Hernan Reyes
Behind The Scenes

Behind The Scenes

How the Strategy Pattern works?

How the Strategy Pattern works?

See how to implement and switch between different strategies to reach a goal by using the Strategy pattern with go.

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Hernan Reyes
·Jun 6, 2022·

6 min read

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Table of contents

  • Overview
  • Code time, yay!
  • The conventional way
  • Practice
  • References

Overview

Have you ever entered to an e-commerce and buy a product?, If you have, then you may have been show different ways to pay (PayPal, Credit Card, etc.)

image.png

This purchase process is a way to see the Strategy Pattern. Strategy is a Behavioral design pattern that lets you define different strategies and switch between them to reach a goal. In the above image, you have a goal (buy a product) and different strategies to accomplish it (pay with PayPal, Credit Card, etc.).

Let’s see how we would implement this purchase process.

Structure of Strategy Pattern

First, let's understand the structure of the pattern. It is defined by 3 parts:

  1. Context Class: This is our goal

  2. Contract Interface: These are the rules to be followed by the Strategies

  3. Strategy Classes: Refers to the different ways to reach my goal, are the implementation of the Contract Interface

Here is a Class Diagram for the Strategy structure image.png

Will also need a Client who trigger the purchase process. Will see this in the code examples.

Code time, yay!

Now, let’s take the Class Diagram into code to see how it is done in code. I’ll be using Golang because it is the language I’m comfortable with:

  1. Define the Contract

     // PaymentMethodStrategy will let us interchange 
     // the payment method in the context
     type PaymentMethodStrategy interface {
             Pay() error
     }
    
  2. Define the Context

     // Purchase is our goal/context which maintains a reference to all the
     // possible strategies that the client can use to pay
     type Purchase struct {
         // we create a map to save all the strategies implementations
         // so in runtime, when a client execute the Process method
         // the client can choose the strategy to use
         paymentMethodStrategies map[string]PaymentMethodStrategy
     }
    
     func NewPurchase() Purchase {
         return Purchase{paymentMethodStrategies: make(map[string]PaymentMethodStrategy)}
     }
    
     // RegisterStrategy will let us register all the possible strategies that
     // the client can use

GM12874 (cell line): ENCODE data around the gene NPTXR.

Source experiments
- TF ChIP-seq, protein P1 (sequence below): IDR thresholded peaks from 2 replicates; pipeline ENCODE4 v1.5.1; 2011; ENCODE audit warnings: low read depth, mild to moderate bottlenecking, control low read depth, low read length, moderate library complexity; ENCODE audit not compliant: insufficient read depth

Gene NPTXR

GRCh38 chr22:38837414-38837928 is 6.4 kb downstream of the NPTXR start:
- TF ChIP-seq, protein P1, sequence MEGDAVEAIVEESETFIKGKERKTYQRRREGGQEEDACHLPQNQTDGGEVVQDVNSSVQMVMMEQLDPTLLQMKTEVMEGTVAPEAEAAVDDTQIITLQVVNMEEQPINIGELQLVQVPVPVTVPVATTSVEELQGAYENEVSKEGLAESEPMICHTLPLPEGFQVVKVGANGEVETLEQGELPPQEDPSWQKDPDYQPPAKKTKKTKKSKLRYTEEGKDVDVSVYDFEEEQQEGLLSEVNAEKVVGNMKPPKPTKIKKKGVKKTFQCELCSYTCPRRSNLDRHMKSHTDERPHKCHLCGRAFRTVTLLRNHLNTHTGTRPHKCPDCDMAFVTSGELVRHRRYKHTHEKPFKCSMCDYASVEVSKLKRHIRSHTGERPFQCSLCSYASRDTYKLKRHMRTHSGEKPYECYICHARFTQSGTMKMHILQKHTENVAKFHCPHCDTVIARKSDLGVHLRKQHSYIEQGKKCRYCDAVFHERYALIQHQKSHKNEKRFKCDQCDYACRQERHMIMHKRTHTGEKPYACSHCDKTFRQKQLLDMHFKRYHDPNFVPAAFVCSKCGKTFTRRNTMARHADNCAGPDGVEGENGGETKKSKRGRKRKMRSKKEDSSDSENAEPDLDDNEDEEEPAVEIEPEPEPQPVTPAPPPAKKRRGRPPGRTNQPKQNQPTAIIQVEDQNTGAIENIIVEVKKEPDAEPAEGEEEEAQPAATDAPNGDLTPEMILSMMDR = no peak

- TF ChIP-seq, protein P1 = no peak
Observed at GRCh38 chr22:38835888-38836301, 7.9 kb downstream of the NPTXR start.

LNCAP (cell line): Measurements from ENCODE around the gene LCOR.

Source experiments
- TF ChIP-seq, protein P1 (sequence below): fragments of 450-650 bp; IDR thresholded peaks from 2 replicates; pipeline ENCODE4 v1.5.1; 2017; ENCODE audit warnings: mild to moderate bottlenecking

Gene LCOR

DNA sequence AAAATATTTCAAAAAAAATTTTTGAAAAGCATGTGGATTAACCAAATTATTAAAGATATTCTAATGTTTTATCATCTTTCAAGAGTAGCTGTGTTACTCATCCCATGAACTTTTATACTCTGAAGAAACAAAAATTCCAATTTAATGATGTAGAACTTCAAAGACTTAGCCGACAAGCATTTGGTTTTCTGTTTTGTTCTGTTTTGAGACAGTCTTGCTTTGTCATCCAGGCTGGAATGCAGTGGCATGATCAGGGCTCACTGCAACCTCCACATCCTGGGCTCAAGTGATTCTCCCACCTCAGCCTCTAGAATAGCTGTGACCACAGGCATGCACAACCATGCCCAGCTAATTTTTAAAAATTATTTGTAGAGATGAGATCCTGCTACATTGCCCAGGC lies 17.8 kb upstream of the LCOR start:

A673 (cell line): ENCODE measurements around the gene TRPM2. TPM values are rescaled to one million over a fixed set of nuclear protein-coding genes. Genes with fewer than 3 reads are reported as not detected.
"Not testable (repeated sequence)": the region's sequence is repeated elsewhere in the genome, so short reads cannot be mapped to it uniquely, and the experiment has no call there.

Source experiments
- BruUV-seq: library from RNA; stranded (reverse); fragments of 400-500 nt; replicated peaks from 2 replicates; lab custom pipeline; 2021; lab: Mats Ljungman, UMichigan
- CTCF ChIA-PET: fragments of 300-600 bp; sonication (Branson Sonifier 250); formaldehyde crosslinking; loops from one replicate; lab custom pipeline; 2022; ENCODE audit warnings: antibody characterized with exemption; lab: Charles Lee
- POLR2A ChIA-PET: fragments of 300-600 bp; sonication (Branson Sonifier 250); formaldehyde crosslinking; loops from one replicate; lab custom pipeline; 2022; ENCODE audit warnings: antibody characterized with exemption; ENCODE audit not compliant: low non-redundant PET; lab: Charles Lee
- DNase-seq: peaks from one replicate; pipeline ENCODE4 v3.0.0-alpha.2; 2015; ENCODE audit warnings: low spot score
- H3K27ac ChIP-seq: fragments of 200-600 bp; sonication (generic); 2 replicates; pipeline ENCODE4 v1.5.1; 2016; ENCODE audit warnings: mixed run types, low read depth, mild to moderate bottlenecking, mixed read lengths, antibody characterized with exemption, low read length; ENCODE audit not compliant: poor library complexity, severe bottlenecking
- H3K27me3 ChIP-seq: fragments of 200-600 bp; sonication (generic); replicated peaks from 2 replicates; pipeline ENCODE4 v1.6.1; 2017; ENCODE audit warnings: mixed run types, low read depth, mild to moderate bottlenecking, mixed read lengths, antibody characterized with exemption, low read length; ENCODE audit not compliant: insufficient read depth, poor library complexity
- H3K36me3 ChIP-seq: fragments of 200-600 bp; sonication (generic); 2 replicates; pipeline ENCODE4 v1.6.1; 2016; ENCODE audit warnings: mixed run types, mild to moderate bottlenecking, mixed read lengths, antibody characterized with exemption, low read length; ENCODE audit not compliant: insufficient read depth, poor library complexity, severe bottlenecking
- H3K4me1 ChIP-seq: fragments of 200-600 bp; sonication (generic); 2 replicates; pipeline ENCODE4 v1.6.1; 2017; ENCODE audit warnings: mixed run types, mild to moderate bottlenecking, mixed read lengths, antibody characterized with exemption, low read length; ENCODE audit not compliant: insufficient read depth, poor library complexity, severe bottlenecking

func (p *Purchase) RegisterStrategy(name string, strategy PaymentMethodStrategy) {
         p.paymentMethodStrategies[name] = strategy
     }
    
     // Process processes the purchase by doing the necessary validations
     // and calling the Pay() method of the selected strategy by the client
     func (p Purchase) Process(paymentMethod string) error {
         // you can add logic to query and validate the order
    
         // in runtime, we chose the payment method strategy
         paymentMethodStrategy := p.paymentMethodStrategies[paymentMethod]
    
         // after we got the strategy implementation we just use it by calling the Pay() method
         if err := paymentMethodStrategy.Pay(); err != nil {
             return fmt.Errorf("purchase.Process.paymentMethodStrategy.Pay(): %w", err)
         }
    
         // here you may want to create an invoice, send a notification, etc
    
         fmt.Printf("Purchase with %s completed\n", paymentMethod)
    
         return nil
     }
    
  3. Implement the Strategies

    For this, will have 3 different classes (PayPal, CreditCard and Bank)

     // PayPal implementation of the PaymentMethodStrategy interface
     // with the necessary logic to pay with PayPal
     type PayPal struct {}
    
     func NewPaypal() PayPal {
         return PayPal{}
     }
    
     func (p PayPal) Pay() error {
         // Here you'll add the logic to pay with PayPal
    
         fmt.Println("Processing purchase with PayPal...")
    
         return nil
     }
    
     type CreditCard struct {}
    
     func NewCreditCard() CreditCard {
         return CreditCard{}
     }
    
     func (c CreditCard) Pay() error {
         // Here you'll add the logic to pay with credit card
    
         fmt.Println("Processing purchase with CreditCard...")
    
         return nil
     }
    
     type Bank struct {}
    
     func NewBank() Bank {
         return Bank{}
     }
    
     func (b Bank) Pay() error {
         // Here you'll add the logic to pay with a bank
    
         fmt.Println("Processing purchase with Bank...")
    
          return nil
      }
    
  1. Client

    In this example, I’ll be using the console to execute the purchase process.

     func main() {
         // we initialize our strategies
         purchase := NewPurchase()